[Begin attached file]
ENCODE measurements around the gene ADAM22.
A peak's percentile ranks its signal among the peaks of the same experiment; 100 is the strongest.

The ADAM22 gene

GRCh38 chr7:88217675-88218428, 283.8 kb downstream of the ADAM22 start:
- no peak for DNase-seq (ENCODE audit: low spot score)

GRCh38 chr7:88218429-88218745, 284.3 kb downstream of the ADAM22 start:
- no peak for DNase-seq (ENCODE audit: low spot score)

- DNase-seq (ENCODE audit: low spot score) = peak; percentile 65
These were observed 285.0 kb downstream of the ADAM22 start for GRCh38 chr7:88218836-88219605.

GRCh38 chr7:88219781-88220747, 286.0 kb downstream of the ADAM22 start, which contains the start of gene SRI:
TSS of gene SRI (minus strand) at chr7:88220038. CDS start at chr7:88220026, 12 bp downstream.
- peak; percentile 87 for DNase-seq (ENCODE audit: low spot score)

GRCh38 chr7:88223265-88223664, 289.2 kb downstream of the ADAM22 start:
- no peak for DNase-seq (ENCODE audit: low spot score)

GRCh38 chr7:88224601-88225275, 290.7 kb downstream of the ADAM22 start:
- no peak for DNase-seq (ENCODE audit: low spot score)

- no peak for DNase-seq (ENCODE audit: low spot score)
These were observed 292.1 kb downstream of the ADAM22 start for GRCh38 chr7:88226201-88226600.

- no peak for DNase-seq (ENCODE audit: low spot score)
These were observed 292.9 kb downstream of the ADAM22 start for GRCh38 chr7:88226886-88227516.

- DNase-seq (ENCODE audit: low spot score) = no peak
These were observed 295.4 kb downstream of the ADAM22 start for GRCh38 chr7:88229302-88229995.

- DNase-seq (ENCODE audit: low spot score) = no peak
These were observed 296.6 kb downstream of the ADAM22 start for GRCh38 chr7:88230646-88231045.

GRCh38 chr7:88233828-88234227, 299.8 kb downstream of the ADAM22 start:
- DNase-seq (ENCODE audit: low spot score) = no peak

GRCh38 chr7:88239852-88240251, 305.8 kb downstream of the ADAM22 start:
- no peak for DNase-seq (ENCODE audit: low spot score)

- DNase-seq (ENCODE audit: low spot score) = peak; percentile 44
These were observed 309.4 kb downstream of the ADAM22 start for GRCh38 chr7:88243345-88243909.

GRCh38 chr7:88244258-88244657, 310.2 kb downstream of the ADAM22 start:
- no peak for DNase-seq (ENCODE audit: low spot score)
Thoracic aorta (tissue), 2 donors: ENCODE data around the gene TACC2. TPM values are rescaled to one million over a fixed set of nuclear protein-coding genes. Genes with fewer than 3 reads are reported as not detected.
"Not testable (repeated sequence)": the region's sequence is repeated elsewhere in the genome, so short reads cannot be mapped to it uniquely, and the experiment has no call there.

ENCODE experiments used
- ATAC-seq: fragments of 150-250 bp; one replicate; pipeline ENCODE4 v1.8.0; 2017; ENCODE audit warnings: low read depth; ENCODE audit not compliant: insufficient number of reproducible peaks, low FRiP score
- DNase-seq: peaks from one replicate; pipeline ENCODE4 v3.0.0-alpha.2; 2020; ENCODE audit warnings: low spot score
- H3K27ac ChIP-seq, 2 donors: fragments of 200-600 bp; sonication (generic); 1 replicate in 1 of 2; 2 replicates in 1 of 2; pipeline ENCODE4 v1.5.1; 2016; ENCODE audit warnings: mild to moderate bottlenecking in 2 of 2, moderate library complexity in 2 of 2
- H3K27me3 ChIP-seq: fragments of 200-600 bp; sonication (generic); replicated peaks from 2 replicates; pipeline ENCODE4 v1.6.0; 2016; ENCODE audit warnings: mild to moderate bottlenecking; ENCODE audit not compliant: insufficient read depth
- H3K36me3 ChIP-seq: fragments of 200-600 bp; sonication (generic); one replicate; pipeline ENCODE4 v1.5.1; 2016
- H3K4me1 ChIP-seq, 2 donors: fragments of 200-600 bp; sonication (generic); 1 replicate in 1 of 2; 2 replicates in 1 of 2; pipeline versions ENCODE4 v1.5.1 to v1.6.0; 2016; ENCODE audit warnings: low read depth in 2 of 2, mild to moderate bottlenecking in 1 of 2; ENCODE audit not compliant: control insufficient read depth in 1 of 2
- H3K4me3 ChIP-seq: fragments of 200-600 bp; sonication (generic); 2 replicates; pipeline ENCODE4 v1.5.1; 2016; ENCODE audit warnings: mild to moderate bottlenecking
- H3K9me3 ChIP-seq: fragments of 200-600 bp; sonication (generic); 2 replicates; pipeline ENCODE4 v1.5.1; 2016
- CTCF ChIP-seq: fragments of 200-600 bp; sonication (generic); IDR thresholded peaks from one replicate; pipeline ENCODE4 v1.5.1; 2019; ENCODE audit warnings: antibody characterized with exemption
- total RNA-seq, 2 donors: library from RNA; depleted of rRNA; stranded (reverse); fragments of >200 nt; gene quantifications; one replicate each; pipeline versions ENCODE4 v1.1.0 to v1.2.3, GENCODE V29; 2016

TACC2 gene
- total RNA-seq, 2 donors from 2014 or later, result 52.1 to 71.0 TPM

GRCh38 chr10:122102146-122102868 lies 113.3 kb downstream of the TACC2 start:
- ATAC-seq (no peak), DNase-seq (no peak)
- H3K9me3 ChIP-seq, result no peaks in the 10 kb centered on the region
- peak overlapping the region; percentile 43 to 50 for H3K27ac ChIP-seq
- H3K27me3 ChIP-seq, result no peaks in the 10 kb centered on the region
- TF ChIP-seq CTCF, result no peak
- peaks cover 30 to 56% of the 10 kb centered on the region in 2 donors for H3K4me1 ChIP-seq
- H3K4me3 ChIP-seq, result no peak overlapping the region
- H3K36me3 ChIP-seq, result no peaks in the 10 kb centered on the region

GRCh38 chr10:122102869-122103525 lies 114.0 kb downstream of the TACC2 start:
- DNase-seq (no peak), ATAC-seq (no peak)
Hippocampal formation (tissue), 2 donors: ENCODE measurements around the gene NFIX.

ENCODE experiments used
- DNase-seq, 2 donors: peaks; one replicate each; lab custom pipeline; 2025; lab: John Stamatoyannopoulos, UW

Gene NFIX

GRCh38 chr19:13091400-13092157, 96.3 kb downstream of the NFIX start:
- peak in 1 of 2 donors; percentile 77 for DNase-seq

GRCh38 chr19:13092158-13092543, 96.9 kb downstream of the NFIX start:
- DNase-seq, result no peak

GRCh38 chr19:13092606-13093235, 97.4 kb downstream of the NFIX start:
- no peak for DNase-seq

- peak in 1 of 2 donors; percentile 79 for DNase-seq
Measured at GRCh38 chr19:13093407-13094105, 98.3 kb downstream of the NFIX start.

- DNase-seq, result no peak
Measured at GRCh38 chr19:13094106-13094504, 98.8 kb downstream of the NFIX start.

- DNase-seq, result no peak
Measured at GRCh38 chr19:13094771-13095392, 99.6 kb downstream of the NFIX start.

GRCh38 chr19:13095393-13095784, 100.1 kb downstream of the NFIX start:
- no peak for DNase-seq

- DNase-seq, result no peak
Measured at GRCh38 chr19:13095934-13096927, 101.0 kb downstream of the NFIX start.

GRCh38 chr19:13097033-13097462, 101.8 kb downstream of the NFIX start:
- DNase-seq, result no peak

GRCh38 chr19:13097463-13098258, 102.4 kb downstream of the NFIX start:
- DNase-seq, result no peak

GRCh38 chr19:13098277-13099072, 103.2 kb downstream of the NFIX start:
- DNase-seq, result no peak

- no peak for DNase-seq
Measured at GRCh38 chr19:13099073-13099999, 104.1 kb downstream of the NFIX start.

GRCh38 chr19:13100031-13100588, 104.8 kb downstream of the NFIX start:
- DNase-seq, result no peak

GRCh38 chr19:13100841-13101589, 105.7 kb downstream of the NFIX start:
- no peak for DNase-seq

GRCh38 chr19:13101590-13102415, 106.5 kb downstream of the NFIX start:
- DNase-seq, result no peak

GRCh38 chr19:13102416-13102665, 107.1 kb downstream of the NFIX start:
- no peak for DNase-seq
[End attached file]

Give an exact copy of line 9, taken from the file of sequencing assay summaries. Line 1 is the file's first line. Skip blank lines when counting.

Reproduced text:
These were observed 285.0 kb downstream of the ADAM22 start for GRCh38 chr7:88218836-88219605.